A pretty, elegant and cheery woman from Waterloo, Noriko is currently working on an artbook entitled Foundations which is a retrospective of her recent works of Japanese calligraphy. Noriko Maeda is a leading Japanese calligrapher, who breaks with the traditional rules. Perhaps that is because of her sensory experiences with her environment. As a 2018 Toronto exhibition and her book presenting 70 original pieces show, this master of contemporary Japanese calligraphy expresses herself through an interpretation of Japanese typography, abstraction and the use of varying shades of white, grey, black, and, at times colour.
Born in Nagoya, Japan in 1953, Noriko obtained a Bachelor’s degree in Japanese Literature from Kyoto University. Between 1975 and 1992, she worked as a copywriter and graphic designer at a Tokyo advertising firm. Having already developed her art in Japan, Canada was to become her new creative and teaching laboratory. Noriko is a lecturer at the University of Toronto and the University of Waterloo. Her work has been exhibited in Japan, Canada, the United States and the United Arab Emirates. She also offers workshops in Waterloo for both established and aspiring artists. These workshops are held in a space that would certainly inspire architecture students! Her residence,designed by a Japanese architect, is a mix of natural stone, wood, glass and metals. Always modest about her talents, only a few of her works adorn the walls. Surrounded by a forest of pines, maples and hundred year old oaks, the home provides daily inspiration for Noriko, who looks to the shapes, colours and textures of nature as her muse. Her portfolio of work is extensive, and her signature calligraphy can be found on major pictorial works, murals, architectural elements, light fixtures, as well as the labels on refined products. Her interpretation of Canadian landscapes was influenced by trips to British Columbia, Prince Edward Island, Quebec and the Northwest Territories. She finds inspiration in simple things: the movement of water, sand on a beach, snow, the play of light in the forest.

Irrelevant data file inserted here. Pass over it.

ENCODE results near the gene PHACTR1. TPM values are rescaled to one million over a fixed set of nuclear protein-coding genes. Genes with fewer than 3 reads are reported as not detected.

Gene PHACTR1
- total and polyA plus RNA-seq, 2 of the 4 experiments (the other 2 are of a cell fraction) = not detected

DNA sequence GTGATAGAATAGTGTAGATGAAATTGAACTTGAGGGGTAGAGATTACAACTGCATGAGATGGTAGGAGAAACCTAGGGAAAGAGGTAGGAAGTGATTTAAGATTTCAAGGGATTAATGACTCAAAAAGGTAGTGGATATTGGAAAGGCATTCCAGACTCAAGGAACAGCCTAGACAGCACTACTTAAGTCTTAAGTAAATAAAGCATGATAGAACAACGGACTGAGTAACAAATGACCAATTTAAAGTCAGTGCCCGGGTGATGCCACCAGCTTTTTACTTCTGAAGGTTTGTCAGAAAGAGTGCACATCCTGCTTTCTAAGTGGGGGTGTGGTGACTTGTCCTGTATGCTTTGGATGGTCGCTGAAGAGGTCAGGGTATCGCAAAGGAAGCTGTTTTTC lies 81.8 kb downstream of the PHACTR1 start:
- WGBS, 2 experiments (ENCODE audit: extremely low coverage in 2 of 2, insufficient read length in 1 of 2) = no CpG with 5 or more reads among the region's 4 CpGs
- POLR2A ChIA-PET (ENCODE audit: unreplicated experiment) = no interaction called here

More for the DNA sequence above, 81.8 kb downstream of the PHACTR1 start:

On a visit to Yellowknife where her daughter was doing a professional internship, Noriko had a startling and unique visual experience. Imagine the pattern of cracks that forms on a sheet of thick ice on Great Slave Lake in minus 30°C temperatures. An
extensive palette of blues and turquoises played out on the thick ice. Her appreciation of life in Canada is based on her relationships with people. They are warm, display an openness of spirit and possess an innate sense of fun. According to her, through the impressive cultural mosaic of their country, Canadians are open to the world, but they are also responsible for protecting the environment and surrounding nature.